HAJ to give update on financial health
Almost two weeks before the 2016-2017 financial year ends, the Housing Agency of Jamaica (HAJ), which racked up almost $900 million in losses for one financial year, is today expected to reveal how the agency's financial position has turned around and whether a $60-million profit target will be met.
The agency's press conference follows The Gleaner's report Saturday, which referenced a suggestion in December by Horace Chang, the minister with responsibility for housing, that the HAJ would record losses of $900 million for this financial year. However, days after Chang's comment, the HAJ had issued a clarification saying Chang had been speaking about the 2015-2016 financial year.
The 10 a.m. briefing with the media also follows the March 9 tabling of the agency's latest annual report (2015-2016) in the Parliament that said the agency continued to "struggle financially".
"The performance for the period ending March 31, 2016 shows a loss of approximately $886 million, including provisioning for works to be completed on projects starting as far back as 2011. It was expected that sales closures, especially for the Jamaica Economical Housing Project, would have occurred during the period, but this did not materialise," read a section of the report.
The report noted that the new board appointed in April 2016, after the change of administration, would move to stem the financial bleeding.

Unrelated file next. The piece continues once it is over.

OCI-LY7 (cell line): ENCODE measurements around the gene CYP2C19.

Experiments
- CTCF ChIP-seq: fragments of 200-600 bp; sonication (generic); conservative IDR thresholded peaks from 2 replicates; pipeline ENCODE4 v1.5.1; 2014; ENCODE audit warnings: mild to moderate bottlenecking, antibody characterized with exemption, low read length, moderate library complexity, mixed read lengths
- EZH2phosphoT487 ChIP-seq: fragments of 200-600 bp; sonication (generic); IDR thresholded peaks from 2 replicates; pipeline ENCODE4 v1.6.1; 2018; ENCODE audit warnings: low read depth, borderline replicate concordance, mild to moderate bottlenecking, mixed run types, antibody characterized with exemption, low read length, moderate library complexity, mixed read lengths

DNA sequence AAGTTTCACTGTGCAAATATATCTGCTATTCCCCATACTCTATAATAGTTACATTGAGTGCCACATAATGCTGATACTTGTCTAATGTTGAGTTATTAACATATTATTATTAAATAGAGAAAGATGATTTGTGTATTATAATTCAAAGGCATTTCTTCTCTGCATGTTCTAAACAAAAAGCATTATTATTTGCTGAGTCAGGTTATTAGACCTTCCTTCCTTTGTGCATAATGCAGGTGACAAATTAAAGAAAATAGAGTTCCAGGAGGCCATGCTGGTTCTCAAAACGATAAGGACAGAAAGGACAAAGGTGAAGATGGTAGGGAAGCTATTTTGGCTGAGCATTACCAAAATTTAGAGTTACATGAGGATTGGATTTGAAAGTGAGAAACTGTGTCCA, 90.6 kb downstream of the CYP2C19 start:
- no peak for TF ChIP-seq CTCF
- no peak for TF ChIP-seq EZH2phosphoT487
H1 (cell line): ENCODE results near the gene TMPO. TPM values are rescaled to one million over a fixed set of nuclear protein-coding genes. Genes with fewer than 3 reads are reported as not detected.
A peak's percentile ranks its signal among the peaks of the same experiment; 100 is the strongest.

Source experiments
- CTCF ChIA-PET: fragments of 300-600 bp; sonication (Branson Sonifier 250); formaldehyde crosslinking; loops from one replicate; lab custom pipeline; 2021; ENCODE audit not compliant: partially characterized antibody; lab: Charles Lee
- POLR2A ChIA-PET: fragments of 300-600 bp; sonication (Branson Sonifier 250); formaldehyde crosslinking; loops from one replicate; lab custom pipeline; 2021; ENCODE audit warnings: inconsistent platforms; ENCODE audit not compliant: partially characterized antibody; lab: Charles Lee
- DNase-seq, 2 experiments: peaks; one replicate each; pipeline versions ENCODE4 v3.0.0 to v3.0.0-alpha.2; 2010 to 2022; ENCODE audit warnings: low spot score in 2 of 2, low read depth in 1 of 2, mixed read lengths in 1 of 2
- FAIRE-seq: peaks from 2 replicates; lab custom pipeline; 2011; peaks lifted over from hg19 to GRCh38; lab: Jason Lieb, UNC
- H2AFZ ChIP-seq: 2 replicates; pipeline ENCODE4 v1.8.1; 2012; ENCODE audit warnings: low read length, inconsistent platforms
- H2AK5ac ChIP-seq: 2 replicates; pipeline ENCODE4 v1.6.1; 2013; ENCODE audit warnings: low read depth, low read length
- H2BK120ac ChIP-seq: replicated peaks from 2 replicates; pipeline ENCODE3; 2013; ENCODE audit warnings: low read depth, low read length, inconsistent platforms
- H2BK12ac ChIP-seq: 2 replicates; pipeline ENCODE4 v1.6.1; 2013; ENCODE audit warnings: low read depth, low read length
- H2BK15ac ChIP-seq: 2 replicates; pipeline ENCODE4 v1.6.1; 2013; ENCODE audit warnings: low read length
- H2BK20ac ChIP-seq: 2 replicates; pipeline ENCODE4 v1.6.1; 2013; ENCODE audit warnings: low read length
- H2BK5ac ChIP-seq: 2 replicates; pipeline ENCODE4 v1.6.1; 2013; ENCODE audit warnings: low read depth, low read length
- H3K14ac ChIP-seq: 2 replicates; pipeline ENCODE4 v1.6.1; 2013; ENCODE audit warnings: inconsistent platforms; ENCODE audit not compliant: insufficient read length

Managing Director Gary Howell said last December that the agency was on target to once again become profitable, noting that up to October 31, 2016, the HAJ managed to reduce its losses to $4.8 million.
"Initially, our budget was showing that we would have been at a loss position of $163 million, but as at October 31, the position is different," said Howell, referring to measures being undertaken by the agency to ensure its viability.
That profitability, he said, was driven by sales of houses at its latest development, The Vistas in Runaway Bay, St Ann.
The HAJ is a land and housing development company that provides housing solutions for low- and middle-income earners, with one of its specific mandates being to upgrade squatter settlements.
In the past two years, the agency has been rocked by a series of controversies. Just last July, five senior managers were dismissed amid accusations of gross mismanagement at the government entity.